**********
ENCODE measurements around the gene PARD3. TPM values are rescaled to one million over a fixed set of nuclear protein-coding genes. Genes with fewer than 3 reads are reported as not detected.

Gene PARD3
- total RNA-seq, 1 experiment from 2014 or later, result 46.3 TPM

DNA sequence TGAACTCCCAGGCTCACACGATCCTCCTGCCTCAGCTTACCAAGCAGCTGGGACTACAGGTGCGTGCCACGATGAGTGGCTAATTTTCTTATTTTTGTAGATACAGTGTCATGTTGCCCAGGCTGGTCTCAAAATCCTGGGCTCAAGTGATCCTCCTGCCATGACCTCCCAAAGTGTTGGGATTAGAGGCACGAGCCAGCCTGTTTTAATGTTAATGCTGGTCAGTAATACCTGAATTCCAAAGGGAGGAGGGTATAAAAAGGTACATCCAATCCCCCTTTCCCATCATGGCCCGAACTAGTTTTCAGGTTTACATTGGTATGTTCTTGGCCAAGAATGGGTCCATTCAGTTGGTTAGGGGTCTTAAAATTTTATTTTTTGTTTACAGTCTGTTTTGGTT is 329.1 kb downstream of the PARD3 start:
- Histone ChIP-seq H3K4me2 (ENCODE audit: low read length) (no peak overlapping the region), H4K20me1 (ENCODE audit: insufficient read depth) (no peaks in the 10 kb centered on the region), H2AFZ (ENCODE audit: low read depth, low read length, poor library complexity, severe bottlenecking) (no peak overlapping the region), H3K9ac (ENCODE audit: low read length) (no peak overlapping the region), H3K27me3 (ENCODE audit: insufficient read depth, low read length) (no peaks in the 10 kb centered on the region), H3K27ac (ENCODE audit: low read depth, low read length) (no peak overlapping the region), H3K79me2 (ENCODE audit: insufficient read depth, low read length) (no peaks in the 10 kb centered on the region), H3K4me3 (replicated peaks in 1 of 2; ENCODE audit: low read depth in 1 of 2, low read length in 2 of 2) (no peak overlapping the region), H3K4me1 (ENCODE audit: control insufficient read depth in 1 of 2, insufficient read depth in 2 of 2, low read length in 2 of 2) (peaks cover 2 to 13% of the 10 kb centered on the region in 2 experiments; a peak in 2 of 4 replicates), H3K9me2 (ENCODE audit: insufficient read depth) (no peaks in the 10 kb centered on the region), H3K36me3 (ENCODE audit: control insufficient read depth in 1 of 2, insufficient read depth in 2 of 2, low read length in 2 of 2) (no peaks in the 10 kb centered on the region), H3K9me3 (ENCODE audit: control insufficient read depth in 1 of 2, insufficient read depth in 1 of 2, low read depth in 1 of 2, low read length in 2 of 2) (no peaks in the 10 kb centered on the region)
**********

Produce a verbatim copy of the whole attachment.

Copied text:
ENCODE measurements around the gene PARD3. TPM values are rescaled to one million over a fixed set of nuclear protein-coding genes. Genes with fewer than 3 reads are reported as not detected.

Gene PARD3
- total RNA-seq, 1 experiment from 2014 or later, result 46.3 TPM

DNA sequence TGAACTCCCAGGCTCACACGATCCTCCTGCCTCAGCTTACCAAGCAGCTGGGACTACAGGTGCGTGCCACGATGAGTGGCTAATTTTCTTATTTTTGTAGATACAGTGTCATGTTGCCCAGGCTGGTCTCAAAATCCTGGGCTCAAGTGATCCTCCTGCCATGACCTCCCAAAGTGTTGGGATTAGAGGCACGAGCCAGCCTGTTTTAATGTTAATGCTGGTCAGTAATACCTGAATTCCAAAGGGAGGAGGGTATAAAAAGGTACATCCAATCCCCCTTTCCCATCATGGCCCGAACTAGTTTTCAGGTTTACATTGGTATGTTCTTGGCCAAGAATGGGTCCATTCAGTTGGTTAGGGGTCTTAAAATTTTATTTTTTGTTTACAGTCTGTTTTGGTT is 329.1 kb downstream of the PARD3 start:
- Histone ChIP-seq H3K4me2 (ENCODE audit: low read length) (no peak overlapping the region), H4K20me1 (ENCODE audit: insufficient read depth) (no peaks in the 10 kb centered on the region), H2AFZ (ENCODE audit: low read depth, low read length, poor library complexity, severe bottlenecking) (no peak overlapping the region), H3K9ac (ENCODE audit: low read length) (no peak overlapping the region), H3K27me3 (ENCODE audit: insufficient read depth, low read length) (no peaks in the 10 kb centered on the region), H3K27ac (ENCODE audit: low read depth, low read length) (no peak overlapping the region), H3K79me2 (ENCODE audit: insufficient read depth, low read length) (no peaks in the 10 kb centered on the region), H3K4me3 (replicated peaks in 1 of 2; ENCODE audit: low read depth in 1 of 2, low read length in 2 of 2) (no peak overlapping the region), H3K4me1 (ENCODE audit: control insufficient read depth in 1 of 2, insufficient read depth in 2 of 2, low read length in 2 of 2) (peaks cover 2 to 13% of the 10 kb centered on the region in 2 experiments; a peak in 2 of 4 replicates), H3K9me2 (ENCODE audit: insufficient read depth) (no peaks in the 10 kb centered on the region), H3K36me3 (ENCODE audit: control insufficient read depth in 1 of 2, insufficient read depth in 2 of 2, low read length in 2 of 2) (no peaks in the 10 kb centered on the region), H3K9me3 (ENCODE audit: control insufficient read depth in 1 of 2, insufficient read depth in 1 of 2, low read depth in 1 of 2, low read length in 2 of 2) (no peaks in the 10 kb centered on the region)